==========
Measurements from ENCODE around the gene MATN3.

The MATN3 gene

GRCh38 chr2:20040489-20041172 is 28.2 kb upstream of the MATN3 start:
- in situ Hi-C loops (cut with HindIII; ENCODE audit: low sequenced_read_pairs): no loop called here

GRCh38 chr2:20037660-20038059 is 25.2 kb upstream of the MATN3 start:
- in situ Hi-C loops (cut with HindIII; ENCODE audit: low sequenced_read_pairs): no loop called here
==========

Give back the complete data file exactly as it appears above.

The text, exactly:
Measurements from ENCODE around the gene MATN3.

The MATN3 gene

GRCh38 chr2:20040489-20041172 is 28.2 kb upstream of the MATN3 start:
- in situ Hi-C loops (cut with HindIII; ENCODE audit: low sequenced_read_pairs): no loop called here

GRCh38 chr2:20037660-20038059 is 25.2 kb upstream of the MATN3 start:
- in situ Hi-C loops (cut with HindIII; ENCODE audit: low sequenced_read_pairs): no loop called here